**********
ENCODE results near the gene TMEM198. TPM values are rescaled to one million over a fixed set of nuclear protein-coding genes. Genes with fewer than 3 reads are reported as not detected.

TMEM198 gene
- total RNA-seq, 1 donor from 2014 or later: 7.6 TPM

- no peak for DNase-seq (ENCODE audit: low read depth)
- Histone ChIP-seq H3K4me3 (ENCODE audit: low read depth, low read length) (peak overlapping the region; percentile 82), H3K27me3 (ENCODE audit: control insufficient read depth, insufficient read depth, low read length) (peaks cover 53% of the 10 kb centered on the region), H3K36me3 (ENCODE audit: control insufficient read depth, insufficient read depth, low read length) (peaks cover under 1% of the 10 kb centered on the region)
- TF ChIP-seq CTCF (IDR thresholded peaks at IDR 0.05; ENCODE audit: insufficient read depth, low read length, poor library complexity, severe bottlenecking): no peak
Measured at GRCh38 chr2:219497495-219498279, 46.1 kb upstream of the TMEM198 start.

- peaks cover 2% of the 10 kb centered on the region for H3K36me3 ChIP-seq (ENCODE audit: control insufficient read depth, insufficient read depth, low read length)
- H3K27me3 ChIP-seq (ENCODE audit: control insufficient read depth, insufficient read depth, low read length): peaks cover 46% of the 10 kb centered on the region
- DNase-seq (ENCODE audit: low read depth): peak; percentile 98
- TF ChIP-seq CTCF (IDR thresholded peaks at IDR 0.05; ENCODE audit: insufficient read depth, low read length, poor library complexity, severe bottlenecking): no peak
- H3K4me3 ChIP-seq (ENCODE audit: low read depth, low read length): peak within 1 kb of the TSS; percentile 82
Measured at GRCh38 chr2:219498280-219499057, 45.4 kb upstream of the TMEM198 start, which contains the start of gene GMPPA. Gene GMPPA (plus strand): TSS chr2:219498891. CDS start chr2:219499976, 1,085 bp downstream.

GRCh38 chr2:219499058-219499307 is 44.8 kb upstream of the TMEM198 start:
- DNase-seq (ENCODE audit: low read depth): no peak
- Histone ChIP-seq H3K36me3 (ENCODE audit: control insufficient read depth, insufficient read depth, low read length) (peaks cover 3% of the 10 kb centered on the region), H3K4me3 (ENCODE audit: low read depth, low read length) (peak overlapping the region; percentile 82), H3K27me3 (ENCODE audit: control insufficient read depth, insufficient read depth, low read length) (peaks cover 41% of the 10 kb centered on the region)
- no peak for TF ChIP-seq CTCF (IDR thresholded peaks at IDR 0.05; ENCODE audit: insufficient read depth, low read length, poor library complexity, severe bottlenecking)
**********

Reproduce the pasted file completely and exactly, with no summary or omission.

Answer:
ENCODE results near the gene TMEM198. TPM values are rescaled to one million over a fixed set of nuclear protein-coding genes. Genes with fewer than 3 reads are reported as not detected.

TMEM198 gene
- total RNA-seq, 1 donor from 2014 or later: 7.6 TPM

- no peak for DNase-seq (ENCODE audit: low read depth)
- Histone ChIP-seq H3K4me3 (ENCODE audit: low read depth, low read length) (peak overlapping the region; percentile 82), H3K27me3 (ENCODE audit: control insufficient read depth, insufficient read depth, low read length) (peaks cover 53% of the 10 kb centered on the region), H3K36me3 (ENCODE audit: control insufficient read depth, insufficient read depth, low read length) (peaks cover under 1% of the 10 kb centered on the region)
- TF ChIP-seq CTCF (IDR thresholded peaks at IDR 0.05; ENCODE audit: insufficient read depth, low read length, poor library complexity, severe bottlenecking): no peak
Measured at GRCh38 chr2:219497495-219498279, 46.1 kb upstream of the TMEM198 start.

- peaks cover 2% of the 10 kb centered on the region for H3K36me3 ChIP-seq (ENCODE audit: control insufficient read depth, insufficient read depth, low read length)
- H3K27me3 ChIP-seq (ENCODE audit: control insufficient read depth, insufficient read depth, low read length): peaks cover 46% of the 10 kb centered on the region
- DNase-seq (ENCODE audit: low read depth): peak; percentile 98
- TF ChIP-seq CTCF (IDR thresholded peaks at IDR 0.05; ENCODE audit: insufficient read depth, low read length, poor library complexity, severe bottlenecking): no peak
- H3K4me3 ChIP-seq (ENCODE audit: low read depth, low read length): peak within 1 kb of the TSS; percentile 82
Measured at GRCh38 chr2:219498280-219499057, 45.4 kb upstream of the TMEM198 start, which contains the start of gene GMPPA. Gene GMPPA (plus strand): TSS chr2:219498891. CDS start chr2:219499976, 1,085 bp downstream.

GRCh38 chr2:219499058-219499307 is 44.8 kb upstream of the TMEM198 start:
- DNase-seq (ENCODE audit: low read depth): no peak
- Histone ChIP-seq H3K36me3 (ENCODE audit: control insufficient read depth, insufficient read depth, low read length) (peaks cover 3% of the 10 kb centered on the region), H3K4me3 (ENCODE audit: low read depth, low read length) (peak overlapping the region; percentile 82), H3K27me3 (ENCODE audit: control insufficient read depth, insufficient read depth, low read length) (peaks cover 41% of the 10 kb centered on the region)
- no peak for TF ChIP-seq CTCF (IDR thresholded peaks at IDR 0.05; ENCODE audit: insufficient read depth, low read length, poor library complexity, severe bottlenecking)